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An Analysis of the Predictive Ability of Activated Clotting Times During Percutaneous Coronary Interventions for the Incidence of Bleeding Complications

Tiger Du

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School: Revere High School
Internship Track: Laboratory Medicine
Year 2018
Mentor: Margaret Zanin, MS, BSN, RN
Co-Mentor(s): Tonya Frederick, MSN, RN
Department(s): Heart & Vascular Center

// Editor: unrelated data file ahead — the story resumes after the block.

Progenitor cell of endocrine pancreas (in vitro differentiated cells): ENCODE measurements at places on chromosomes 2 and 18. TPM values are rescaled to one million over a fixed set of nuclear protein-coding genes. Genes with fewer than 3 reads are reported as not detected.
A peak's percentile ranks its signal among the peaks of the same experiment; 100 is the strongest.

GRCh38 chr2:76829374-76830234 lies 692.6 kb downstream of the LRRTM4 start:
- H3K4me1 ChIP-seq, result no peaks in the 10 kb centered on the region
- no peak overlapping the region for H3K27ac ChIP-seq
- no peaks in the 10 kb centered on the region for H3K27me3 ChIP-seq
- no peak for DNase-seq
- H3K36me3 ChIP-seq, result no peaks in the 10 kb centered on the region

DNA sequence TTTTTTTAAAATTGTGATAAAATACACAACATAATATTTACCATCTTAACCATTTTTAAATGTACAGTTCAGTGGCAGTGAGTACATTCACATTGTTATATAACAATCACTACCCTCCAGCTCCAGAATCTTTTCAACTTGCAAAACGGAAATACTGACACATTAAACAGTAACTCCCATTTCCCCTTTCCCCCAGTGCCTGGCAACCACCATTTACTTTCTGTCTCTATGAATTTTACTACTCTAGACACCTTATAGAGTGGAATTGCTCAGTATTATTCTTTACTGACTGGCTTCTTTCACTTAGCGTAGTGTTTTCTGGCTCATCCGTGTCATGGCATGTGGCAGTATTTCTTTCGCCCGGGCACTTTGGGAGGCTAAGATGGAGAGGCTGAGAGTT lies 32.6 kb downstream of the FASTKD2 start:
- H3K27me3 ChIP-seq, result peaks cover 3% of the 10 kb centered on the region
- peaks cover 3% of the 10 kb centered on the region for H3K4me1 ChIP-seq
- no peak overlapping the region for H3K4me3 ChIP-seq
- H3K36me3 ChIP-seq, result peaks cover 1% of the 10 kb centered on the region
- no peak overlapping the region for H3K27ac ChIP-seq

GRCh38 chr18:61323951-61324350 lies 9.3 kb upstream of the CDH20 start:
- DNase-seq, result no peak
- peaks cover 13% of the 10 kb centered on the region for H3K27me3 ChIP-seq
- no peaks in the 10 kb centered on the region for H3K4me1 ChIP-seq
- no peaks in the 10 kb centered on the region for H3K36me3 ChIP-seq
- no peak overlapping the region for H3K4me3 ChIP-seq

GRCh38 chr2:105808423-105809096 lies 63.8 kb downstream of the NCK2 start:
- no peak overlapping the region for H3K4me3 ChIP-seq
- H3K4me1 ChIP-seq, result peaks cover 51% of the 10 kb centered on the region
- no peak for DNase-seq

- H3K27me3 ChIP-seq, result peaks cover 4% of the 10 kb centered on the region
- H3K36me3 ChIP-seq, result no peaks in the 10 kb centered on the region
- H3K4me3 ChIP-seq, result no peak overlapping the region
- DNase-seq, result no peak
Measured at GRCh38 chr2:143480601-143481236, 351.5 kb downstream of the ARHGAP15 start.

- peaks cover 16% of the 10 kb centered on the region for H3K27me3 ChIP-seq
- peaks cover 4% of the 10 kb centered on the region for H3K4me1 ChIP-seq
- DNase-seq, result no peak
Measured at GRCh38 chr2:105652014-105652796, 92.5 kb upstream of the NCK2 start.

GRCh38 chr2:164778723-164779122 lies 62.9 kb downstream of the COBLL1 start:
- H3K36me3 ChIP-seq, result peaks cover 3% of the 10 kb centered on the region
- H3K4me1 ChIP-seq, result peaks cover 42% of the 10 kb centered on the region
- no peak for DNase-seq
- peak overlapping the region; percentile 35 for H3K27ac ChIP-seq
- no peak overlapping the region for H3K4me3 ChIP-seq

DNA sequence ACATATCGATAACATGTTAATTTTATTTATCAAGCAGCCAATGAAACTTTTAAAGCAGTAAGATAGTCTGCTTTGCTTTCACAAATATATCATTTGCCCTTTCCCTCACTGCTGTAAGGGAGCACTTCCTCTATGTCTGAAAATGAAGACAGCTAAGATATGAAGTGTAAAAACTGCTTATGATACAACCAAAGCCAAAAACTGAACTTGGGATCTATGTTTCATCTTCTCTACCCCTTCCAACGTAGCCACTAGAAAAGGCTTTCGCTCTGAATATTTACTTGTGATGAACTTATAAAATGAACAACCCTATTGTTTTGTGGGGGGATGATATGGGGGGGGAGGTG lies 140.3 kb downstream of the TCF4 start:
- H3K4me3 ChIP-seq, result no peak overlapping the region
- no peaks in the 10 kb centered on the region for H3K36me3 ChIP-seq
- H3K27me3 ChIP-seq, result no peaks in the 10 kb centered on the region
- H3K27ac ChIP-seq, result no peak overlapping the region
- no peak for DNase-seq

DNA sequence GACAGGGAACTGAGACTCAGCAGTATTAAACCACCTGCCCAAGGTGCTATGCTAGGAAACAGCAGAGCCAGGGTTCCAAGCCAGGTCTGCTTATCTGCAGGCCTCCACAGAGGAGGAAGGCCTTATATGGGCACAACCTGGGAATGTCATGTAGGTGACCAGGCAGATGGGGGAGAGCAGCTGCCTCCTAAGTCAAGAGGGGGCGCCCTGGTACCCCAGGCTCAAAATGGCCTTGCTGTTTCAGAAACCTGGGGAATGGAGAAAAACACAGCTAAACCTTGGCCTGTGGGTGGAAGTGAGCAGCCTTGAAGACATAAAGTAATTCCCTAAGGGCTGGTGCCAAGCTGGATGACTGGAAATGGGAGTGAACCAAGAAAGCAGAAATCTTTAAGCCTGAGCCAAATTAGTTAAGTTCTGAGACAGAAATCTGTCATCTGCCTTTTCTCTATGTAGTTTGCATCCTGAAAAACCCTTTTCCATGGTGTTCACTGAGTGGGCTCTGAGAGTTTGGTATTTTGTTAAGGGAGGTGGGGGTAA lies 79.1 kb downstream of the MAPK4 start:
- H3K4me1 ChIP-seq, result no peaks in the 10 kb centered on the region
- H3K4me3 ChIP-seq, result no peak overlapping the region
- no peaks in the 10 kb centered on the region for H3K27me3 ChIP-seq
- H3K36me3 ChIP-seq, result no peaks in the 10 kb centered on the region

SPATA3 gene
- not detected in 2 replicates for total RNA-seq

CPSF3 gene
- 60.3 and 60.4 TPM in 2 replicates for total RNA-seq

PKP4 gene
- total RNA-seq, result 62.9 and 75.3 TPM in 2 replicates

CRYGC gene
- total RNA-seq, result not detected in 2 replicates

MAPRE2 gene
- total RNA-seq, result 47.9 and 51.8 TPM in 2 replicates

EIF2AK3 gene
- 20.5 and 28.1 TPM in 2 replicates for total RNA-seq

Abstract: One way to open blocked or narrowed arteries in the heart is to use a catheter to insert mesh tubes that expand the vessel wall via a procedure called percutaneous coronary intervention (PCI). To ensure that no blood clots, or thrombi, form during the operation, anticoagulants such as heparin are given to the patient intravenuously (through an IV). However, if too much anticoagulant is administered, the patient may be at an increased risk for bleeding complications, such as a dangerous drop in hemoglobin levels. Thus, activated clotting time (ACT) was developed as a relatively expedient blood coagulation test to monitor the effect of anticoagulants during procedure, and its association with subsequent bleeding complications is worth investigating.